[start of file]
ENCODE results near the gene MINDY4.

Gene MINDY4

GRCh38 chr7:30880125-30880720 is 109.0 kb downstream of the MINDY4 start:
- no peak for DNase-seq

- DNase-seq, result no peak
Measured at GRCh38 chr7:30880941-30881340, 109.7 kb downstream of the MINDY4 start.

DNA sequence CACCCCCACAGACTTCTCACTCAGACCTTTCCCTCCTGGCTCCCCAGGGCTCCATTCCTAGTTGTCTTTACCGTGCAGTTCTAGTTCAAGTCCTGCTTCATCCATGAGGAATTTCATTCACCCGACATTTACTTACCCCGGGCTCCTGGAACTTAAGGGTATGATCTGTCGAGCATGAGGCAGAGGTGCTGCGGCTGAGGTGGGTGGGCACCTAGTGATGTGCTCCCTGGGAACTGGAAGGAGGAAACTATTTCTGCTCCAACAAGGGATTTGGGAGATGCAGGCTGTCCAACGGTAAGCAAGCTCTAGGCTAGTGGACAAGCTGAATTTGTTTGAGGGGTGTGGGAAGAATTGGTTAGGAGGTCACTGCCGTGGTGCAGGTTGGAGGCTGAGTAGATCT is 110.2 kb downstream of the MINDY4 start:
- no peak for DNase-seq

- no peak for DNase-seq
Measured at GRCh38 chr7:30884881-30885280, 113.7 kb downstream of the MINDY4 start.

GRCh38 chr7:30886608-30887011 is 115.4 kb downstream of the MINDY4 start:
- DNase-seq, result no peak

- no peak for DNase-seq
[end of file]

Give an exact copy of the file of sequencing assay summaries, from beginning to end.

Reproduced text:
ENCODE results near the gene MINDY4.

Gene MINDY4

GRCh38 chr7:30880125-30880720 is 109.0 kb downstream of the MINDY4 start:
- no peak for DNase-seq

- DNase-seq, result no peak
Measured at GRCh38 chr7:30880941-30881340, 109.7 kb downstream of the MINDY4 start.

DNA sequence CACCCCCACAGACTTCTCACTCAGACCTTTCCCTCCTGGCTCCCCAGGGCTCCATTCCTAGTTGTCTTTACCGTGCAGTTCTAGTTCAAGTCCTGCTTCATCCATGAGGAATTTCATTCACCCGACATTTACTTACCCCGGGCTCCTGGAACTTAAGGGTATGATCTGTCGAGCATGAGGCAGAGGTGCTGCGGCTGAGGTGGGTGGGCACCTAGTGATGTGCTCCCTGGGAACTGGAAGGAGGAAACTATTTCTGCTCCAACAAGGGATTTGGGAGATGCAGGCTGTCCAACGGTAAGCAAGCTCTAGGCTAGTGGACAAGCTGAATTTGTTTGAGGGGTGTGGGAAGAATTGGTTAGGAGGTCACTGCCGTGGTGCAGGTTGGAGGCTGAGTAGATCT is 110.2 kb downstream of the MINDY4 start:
- no peak for DNase-seq

- no peak for DNase-seq
Measured at GRCh38 chr7:30884881-30885280, 113.7 kb downstream of the MINDY4 start.

GRCh38 chr7:30886608-30887011 is 115.4 kb downstream of the MINDY4 start:
- DNase-seq, result no peak

- no peak for DNase-seq